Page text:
Leisure and Health: The Role of Social Support and Self-Determination

Article excerpt


Leisure is believed to have beneficial consequences for psychological well-being and health (Caldwell & Smith, 1988; Chalip, Thomas & Voyle, 1992; Iso-Ahola, 1988; Iso-Ahola & Weissinger, 1984; Kleiber, 1985; Tinsley & Tinsley, 1986; Weissinger & Iso-Ahola, 1984). Hull (1990) has suggested that leisure activities influence health by promoting positive moods. Leisure may help overcome loneliness and thus contribute to people's well-being (Caldwell & Smith, 1988). Some theorists (Caldwell & Smith, 1988; Iso-Ahola & Weissinger, 1984; Weissinger & Iso-Ahola, 1984) have argued that dispositions associated with leisure experiences reduce the negative effects of stress on health. However, the processes through which leisure contributes to health have remained unclear. This paper argues that leisure benefits health by buffering people against personal stress produced by life circumstances. Leisure-based social support and leisure-generated self-determination are identified as two important mediators of the influence of leisure on the stress-health relationship.

Health has been defined both narrowly and broadly. The narrower definition, which is consistent with a bio-medical view, conceptualizes health as the degree to which people are not suffering from illnesses. In a broader, holistic sense, health refers to a state of well-being which encompasses emotional, physical, social and spiritual health (Caldwell & Smith, 1988; Headley, Holstrom & Wearing, 1985). Although the importance of analyzing relationships between leisure and broader conceptualizations of health is recognized, this review focuses on the narrower conceptualization of health--the absence of illness. Many of the studies (Cohen & Hoberman, 1983) of social influences on health have used illness symptomatology measures, including symptoms of depression, which are based on this narrower conceptualization of health.

Various life events, especially negative events such as losing one's job and financial debt, have been shown to lead to a higher incidence of illness (Thoits, 1983), including depression (Brown & Harris, 1978; Cohen & Hoberman, 1983), the onset of coronary heart disease (Hinkle, 1974; Theorell, 1974), and a host of illnesses and illness symptoms as reflected in illness symptomatology checklists (Cohen & Hoberman, 1983; Dohrenwend & Dohrenwend, 1981). However, how social and psychological factors impact health is being increasingly investigated in terms of the mediating role of "life stress" (Holmes & Rahe, 1967; Rabkin & Streuning, 1976). Life stress can be considered a psychological state involving the cognitive appraisal of life events and of one's inability to deal with them (Sarason & Sarason, 198 1). To illustrate, the death of a spouse may induce varying levels of stress according to the meaning of the death to a surviving partner. Indeed, people's perceptions of life events have been shown to be more important in predicting illness outcomes than the objective occurrences of those events (Krantz, Grunberg & Baum, 1985).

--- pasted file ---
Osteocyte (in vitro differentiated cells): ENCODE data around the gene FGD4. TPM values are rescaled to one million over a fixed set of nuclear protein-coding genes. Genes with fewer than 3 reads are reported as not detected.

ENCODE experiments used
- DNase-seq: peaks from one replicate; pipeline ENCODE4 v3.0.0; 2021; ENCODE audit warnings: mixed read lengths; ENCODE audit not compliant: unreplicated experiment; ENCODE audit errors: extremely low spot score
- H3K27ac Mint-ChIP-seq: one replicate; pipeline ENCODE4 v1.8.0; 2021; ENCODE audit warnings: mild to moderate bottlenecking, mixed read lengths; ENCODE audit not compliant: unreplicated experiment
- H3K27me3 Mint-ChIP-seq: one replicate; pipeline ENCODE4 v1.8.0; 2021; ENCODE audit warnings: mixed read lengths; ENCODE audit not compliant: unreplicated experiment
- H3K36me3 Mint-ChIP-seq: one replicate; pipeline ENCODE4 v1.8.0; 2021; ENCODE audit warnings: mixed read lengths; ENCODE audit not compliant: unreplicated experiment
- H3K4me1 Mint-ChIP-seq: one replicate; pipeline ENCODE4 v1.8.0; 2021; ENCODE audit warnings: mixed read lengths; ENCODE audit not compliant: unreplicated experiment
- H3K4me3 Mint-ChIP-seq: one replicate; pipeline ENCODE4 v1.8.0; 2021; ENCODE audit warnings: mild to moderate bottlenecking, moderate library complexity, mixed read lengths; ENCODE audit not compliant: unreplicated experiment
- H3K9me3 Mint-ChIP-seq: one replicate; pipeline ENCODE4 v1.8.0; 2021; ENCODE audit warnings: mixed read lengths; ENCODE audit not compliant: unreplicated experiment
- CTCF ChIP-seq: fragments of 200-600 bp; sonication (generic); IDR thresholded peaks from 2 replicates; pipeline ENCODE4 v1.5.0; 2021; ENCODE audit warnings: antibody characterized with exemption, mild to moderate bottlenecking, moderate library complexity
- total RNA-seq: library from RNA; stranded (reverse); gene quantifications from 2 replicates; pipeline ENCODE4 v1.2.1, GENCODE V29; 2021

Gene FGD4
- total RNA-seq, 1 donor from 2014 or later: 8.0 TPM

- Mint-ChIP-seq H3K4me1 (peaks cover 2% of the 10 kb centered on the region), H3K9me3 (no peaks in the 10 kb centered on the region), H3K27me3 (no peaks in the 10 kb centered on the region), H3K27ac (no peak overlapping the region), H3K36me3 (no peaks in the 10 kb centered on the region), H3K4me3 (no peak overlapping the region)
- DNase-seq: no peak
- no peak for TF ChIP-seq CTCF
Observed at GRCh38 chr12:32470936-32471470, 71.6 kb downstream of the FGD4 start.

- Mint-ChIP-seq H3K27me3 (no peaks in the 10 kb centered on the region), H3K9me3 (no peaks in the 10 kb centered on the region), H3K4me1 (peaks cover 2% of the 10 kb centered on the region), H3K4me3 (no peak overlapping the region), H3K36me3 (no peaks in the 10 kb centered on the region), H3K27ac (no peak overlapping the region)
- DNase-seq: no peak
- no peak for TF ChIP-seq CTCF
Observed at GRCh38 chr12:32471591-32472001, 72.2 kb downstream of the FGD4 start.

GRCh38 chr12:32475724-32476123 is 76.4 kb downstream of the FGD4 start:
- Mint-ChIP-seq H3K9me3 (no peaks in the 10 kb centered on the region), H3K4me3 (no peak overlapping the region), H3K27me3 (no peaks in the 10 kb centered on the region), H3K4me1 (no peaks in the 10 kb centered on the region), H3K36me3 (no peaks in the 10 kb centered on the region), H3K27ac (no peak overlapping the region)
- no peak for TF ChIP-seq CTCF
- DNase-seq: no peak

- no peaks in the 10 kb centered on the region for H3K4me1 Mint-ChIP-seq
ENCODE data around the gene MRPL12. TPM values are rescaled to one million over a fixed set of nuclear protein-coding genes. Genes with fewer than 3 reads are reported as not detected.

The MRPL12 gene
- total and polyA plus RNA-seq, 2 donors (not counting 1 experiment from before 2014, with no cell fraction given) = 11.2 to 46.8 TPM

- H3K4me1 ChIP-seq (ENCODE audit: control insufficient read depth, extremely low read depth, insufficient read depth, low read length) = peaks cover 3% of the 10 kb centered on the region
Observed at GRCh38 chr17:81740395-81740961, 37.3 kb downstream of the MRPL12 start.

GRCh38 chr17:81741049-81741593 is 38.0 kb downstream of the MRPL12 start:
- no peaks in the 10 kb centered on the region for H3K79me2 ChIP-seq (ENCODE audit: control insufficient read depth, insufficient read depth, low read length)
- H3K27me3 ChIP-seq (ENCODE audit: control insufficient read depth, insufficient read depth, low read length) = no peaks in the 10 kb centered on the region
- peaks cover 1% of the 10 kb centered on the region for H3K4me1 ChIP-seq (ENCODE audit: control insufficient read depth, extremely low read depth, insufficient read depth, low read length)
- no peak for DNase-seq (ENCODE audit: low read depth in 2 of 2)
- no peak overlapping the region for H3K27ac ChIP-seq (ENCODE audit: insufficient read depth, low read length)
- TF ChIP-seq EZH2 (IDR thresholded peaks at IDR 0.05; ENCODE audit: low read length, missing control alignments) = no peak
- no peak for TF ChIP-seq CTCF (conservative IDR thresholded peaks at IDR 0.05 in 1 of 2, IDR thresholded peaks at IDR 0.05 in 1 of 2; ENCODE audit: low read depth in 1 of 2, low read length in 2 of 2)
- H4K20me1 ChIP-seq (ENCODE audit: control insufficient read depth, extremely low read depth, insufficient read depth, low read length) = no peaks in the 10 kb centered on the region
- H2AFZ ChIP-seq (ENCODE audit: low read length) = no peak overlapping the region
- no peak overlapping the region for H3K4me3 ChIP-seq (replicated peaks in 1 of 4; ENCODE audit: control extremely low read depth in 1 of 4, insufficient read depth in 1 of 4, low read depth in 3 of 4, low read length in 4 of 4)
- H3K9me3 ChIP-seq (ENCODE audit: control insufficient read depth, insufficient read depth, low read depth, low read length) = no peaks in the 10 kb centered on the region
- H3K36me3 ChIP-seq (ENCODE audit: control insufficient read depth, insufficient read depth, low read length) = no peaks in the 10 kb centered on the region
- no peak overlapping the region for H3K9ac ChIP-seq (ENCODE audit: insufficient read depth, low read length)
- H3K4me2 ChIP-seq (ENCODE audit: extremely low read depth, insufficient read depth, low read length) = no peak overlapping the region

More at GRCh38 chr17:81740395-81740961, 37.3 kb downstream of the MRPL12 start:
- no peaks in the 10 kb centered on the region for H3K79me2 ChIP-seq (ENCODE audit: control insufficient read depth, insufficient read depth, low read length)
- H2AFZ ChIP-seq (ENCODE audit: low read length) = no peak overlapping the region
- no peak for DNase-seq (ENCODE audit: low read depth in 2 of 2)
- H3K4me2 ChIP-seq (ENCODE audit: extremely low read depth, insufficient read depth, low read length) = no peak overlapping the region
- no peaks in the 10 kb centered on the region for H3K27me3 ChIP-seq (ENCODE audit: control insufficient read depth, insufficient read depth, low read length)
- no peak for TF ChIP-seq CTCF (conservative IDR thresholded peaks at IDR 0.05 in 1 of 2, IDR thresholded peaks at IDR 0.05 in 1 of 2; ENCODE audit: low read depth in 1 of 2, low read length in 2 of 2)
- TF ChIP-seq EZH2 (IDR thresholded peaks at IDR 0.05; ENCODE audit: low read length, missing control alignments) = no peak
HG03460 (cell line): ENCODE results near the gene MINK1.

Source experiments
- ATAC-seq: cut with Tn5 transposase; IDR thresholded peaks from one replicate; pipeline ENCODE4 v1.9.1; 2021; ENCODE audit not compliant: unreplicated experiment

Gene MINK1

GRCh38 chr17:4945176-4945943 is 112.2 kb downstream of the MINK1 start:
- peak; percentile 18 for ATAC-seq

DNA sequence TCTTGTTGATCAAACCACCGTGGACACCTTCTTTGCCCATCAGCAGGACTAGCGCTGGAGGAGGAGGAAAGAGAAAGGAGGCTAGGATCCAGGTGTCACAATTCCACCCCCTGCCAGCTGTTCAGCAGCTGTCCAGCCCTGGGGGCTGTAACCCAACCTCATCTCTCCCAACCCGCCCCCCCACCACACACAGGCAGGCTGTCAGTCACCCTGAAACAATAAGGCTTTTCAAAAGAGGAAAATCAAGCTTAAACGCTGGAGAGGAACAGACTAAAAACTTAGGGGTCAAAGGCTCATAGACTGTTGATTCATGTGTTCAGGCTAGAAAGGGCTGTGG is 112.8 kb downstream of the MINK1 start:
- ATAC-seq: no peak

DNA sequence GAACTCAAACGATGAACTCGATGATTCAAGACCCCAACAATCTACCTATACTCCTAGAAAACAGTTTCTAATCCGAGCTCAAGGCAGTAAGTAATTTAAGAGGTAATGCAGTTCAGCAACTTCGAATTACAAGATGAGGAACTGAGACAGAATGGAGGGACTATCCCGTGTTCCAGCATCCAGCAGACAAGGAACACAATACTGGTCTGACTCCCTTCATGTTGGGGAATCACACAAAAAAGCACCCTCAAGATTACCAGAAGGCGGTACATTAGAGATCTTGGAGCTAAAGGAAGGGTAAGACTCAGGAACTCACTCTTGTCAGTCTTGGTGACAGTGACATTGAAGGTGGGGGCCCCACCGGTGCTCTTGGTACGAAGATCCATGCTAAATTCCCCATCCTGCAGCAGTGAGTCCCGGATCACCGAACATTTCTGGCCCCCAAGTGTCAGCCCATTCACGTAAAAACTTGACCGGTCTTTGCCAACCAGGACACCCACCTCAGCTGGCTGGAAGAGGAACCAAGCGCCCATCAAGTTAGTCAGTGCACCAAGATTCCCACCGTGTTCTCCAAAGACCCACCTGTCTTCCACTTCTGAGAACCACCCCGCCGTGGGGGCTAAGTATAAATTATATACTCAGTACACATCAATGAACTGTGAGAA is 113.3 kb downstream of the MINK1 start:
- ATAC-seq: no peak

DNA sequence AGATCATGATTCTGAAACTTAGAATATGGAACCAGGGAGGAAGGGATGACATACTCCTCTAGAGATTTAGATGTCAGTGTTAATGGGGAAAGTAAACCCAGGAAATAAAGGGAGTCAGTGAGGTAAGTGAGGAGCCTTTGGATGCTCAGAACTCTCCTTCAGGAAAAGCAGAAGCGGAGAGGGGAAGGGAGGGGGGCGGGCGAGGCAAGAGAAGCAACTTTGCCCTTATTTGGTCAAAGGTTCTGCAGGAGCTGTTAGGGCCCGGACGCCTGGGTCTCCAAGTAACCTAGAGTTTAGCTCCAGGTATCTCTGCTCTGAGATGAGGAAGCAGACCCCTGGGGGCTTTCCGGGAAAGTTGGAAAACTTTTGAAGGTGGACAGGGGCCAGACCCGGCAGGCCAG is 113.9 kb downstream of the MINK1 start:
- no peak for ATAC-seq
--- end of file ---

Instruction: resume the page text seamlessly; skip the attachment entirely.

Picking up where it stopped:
Although significant, the magnitude of the impact of life events on health has been shown to be small; typically life event stress has accounted for about 10% of illness severity variance (Rabkin & Streuning, 1976). However, the level of impact of life events on health may, in fact, be greater than the one reported because the effect is likely to be moderated by personal and social factors. Furthermore, studies have generally failed to demonstrate that positive life events reduce illness symptoms (Cohen & Hoberman, 1983; Thoits, 1983; Vinokur & Caplan, 1986). This could be because even positive life events have an element of change which may generate stress that offsets any benefit that positive life events might have (Vinokur & Caplan, 1986).

When life problems occur people usually seek to allieviate stress by invoking coping strategies, such as avoidance, devaluing the threat, obtaining support, and problem solving on the crisis. …


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